No dogs are immune to parvo for long. If the mother has been vaccinated or has recovered from a case of canine parvo, some short term immunity will be passed to the pups in the colostrum and milk. This is short lived and vaccination is the only reliable method of preventing canine parvo, according to the American Veterinary Medical Association (AMVA). The small dog to the largest livestock guardian dog is equally at risk from contracting canine parvo. Parvo recovery time is lengthy and consists of supporting the body functions while the virus works its way through the dog’s system.
Avoiding Contact with the Parvovirus
Being aware of the severity of the illness is a good start in avoiding the illness in your dog. Veterinarians recommend avoiding areas where your puppy may come into contact with unvaccinated dogs. Taking your unvaccinated puppy to areas such as dog parks, doggy daycare, boarding kennels, and grooming shops opens them to the risk of contracting parvo.
Dr. Pleura, our family’s veterinarian, also mentioned the issue of buying vaccinations to administer at home. The purchased vaccinations may not be the best quality if they have not been stored properly before being administered. Subsequent vaccine failure and infection with the parvovirus has been seen in dogs that were vaccinated.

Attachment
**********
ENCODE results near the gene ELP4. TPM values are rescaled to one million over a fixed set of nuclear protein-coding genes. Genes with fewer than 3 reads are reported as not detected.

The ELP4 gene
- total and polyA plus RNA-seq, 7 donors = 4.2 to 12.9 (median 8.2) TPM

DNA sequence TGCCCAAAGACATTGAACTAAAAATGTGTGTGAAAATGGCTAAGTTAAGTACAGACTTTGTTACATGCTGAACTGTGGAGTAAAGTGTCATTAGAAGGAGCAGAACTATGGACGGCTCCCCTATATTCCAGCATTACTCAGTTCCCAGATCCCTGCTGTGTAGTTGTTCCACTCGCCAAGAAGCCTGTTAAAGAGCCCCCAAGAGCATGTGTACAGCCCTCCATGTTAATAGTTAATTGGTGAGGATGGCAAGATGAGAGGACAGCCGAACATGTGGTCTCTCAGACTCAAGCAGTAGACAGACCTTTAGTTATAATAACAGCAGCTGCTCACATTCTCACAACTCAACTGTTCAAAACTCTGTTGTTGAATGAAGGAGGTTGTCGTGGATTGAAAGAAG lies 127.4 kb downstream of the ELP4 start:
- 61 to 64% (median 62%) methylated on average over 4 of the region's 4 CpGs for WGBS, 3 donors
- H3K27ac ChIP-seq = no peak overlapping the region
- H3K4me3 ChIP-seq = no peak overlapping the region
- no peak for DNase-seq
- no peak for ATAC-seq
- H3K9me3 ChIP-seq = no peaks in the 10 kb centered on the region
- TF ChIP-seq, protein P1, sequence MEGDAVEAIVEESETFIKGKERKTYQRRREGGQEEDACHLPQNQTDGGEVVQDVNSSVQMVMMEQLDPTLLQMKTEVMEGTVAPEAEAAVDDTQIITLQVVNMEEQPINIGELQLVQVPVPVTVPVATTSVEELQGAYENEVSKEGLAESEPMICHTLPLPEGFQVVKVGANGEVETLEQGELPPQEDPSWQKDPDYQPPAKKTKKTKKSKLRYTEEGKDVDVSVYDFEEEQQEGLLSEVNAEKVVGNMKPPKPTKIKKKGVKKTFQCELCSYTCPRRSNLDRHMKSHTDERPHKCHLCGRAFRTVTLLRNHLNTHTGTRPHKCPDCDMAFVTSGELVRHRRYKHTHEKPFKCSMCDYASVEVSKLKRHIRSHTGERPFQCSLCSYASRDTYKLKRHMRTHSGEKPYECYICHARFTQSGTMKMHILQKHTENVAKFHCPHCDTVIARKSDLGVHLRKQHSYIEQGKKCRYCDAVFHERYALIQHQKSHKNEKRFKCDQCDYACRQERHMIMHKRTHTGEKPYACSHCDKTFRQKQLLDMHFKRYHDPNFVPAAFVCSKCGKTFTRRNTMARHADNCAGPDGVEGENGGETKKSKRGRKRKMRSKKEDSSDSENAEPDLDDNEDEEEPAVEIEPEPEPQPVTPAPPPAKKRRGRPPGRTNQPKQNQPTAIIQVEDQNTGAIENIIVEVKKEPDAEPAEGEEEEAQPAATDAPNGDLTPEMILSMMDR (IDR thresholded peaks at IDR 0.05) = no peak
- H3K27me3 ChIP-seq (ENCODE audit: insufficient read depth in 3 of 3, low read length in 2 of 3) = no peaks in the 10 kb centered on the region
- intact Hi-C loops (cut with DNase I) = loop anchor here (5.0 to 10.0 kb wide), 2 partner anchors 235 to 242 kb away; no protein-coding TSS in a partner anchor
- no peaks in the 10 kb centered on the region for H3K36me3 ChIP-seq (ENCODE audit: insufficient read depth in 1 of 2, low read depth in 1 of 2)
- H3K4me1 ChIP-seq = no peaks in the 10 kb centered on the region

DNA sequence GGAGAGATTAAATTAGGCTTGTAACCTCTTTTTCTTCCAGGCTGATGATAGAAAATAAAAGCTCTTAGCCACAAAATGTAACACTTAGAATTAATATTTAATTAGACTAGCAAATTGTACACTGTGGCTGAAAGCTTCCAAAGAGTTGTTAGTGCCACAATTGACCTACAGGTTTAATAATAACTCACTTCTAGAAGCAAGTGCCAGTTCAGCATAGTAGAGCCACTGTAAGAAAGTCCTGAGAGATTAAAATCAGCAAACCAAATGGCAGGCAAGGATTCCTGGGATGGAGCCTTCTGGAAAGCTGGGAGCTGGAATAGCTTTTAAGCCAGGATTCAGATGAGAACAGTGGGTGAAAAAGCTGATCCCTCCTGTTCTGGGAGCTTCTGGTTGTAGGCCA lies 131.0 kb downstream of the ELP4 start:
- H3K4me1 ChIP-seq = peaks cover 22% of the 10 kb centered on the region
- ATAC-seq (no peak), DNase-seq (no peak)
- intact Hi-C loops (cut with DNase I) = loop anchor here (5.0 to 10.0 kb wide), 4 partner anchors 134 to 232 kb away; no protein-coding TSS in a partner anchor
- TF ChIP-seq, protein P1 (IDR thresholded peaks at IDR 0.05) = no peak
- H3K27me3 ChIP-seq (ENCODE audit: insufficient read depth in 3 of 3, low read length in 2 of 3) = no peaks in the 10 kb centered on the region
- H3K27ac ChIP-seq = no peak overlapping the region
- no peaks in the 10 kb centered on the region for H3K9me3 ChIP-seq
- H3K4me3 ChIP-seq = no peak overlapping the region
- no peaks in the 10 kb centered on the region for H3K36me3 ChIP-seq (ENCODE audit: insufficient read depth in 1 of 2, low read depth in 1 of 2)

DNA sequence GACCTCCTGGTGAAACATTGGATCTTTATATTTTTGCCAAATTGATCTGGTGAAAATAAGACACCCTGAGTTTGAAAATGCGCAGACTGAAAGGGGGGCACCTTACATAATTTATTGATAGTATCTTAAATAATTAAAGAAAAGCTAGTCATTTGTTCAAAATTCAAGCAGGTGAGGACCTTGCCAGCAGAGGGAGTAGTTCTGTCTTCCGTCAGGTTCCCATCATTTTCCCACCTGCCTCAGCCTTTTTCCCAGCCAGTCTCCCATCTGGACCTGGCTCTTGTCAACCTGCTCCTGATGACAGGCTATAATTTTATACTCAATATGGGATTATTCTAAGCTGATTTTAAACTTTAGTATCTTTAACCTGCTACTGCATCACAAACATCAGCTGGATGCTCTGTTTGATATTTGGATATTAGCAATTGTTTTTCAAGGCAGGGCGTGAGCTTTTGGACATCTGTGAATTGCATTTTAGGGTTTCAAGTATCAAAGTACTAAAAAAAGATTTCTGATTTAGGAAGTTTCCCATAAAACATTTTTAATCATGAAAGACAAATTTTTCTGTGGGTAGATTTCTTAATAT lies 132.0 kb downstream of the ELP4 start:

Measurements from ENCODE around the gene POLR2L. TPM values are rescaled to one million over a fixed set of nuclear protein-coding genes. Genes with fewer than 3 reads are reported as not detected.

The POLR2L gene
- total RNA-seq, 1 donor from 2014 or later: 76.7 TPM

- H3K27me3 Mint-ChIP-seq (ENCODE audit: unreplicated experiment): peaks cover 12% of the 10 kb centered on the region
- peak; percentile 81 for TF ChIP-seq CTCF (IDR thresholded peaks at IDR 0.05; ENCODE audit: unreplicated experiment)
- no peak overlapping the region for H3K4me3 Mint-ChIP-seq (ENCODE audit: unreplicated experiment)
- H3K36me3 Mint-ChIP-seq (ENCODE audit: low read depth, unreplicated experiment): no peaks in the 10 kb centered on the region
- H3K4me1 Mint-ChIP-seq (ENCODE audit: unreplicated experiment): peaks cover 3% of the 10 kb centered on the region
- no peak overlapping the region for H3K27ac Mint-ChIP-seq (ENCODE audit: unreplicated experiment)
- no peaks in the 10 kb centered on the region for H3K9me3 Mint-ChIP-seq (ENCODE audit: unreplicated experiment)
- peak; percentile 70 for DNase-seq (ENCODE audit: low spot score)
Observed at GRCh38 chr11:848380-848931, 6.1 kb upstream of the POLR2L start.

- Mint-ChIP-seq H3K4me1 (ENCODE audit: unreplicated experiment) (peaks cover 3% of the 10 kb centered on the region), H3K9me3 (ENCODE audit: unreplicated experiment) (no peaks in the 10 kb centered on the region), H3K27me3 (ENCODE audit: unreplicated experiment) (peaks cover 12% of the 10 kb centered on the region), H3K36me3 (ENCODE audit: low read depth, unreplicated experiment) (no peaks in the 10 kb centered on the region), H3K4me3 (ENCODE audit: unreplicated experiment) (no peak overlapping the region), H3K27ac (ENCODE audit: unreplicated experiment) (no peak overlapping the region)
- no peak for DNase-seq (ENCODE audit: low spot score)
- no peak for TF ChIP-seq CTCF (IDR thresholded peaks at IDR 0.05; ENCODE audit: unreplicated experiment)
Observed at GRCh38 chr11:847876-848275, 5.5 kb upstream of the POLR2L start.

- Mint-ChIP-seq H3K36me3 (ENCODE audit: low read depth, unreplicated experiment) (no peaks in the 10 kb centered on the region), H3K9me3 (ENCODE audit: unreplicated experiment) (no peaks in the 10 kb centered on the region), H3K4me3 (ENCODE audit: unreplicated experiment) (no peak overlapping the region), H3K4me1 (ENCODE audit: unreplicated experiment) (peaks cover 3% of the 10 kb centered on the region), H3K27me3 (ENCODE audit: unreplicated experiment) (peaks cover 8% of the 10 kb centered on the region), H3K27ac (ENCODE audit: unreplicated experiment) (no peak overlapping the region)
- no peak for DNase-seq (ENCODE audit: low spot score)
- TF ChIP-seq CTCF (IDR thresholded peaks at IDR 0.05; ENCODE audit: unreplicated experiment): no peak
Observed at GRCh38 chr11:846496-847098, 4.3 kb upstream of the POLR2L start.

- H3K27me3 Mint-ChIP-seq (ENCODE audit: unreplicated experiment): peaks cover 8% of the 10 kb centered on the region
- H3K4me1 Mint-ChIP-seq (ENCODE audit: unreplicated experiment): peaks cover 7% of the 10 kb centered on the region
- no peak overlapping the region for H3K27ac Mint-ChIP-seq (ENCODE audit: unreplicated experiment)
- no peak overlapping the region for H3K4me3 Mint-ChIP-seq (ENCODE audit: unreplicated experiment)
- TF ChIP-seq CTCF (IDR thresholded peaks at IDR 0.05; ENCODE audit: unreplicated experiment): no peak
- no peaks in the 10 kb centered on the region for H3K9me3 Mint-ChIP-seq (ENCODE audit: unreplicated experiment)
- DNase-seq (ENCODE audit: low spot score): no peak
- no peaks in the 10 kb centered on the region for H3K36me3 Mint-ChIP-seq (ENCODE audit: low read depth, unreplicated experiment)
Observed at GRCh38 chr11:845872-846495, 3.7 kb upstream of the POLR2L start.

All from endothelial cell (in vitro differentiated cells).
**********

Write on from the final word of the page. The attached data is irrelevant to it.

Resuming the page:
Vaccination Schedule for Puppies
In addition, the AVMA stresses the importance of obtaining the complete series of vaccines for your dog. There can be a gap in immunity as the puppies immune system begins to mature and take over the immunity from the mother. Even as the puppies have begun vaccinations, they can become infected with parvo. If you see signs of parvo in your puppy, even if it is on a vaccination schedule, seek treatment quickly. A series of shots is administered to puppies every three weeks. The three-shot series of puppy shots plus a parvo booster between 14 and 16 weeks of age, is your best plan to avoid parvo infection.
Training your puppy is important in the prevention of parvo, too. Teach your dog commands such as “leave it” or “drop” and use these commands when the dog is attempting to contact feces of other animals. Dog owners should be responsible about picking up pet waste especially in public places where other dogs can come into contact with it.
Canine parvo can live in the environment for up to six months. If you know of an outbreak at a facility or public space, avoid taking an unvaccinated dog there. Knowing the signs of parvo will allow you to seek treatment quickly and give your dog the best chance of recovery.
Parvo in dogs is not an immediate death sentence but one that requires a fast response and good supportive medical care. Immunizing your dog and being cautious during the early puppy weeks give you the best chance of avoiding the disease in the first place.
Have you seen signs of parvo in your dogs? Were you successful treating the virus? Let us know in the comments below.